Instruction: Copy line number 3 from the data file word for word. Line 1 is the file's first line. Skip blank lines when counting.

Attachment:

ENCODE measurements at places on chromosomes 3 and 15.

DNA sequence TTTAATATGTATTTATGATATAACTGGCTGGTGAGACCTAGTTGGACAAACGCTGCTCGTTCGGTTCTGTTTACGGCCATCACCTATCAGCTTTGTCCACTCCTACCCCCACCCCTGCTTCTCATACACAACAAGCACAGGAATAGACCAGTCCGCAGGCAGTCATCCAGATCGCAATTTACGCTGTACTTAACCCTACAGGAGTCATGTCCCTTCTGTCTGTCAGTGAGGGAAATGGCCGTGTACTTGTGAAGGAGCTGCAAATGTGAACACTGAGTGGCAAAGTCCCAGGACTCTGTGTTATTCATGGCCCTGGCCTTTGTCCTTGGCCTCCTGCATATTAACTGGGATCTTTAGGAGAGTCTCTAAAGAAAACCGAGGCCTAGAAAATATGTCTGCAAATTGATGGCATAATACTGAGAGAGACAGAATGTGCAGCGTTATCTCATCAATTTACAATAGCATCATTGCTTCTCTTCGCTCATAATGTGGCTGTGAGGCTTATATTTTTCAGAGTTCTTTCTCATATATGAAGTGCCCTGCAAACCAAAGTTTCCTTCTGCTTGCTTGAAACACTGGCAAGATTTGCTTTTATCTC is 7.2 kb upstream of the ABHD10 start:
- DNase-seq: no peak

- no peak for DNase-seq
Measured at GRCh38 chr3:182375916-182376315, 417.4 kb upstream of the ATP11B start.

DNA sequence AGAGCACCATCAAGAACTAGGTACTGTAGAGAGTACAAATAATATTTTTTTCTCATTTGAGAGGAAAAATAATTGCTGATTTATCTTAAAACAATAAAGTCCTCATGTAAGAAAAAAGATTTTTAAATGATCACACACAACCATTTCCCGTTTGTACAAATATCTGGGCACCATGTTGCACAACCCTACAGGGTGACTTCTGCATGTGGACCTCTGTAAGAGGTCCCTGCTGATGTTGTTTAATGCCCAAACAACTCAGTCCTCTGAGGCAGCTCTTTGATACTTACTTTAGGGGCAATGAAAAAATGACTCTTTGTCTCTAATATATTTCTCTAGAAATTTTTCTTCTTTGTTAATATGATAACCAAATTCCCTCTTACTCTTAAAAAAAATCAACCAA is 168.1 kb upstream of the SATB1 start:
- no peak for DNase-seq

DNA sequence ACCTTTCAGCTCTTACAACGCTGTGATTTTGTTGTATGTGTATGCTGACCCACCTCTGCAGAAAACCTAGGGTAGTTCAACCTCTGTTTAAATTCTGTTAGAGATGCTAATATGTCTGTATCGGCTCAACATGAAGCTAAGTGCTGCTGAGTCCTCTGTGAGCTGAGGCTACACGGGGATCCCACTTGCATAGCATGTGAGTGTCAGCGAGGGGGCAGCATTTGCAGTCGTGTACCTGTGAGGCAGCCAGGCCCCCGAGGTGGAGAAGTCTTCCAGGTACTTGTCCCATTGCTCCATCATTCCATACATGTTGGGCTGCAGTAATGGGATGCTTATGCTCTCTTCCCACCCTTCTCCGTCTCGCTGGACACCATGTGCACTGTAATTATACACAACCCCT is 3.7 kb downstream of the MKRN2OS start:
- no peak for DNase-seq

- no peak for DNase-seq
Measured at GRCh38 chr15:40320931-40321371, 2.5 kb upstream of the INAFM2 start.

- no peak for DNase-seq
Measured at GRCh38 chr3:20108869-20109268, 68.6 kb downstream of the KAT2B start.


- DNase-seq: no peak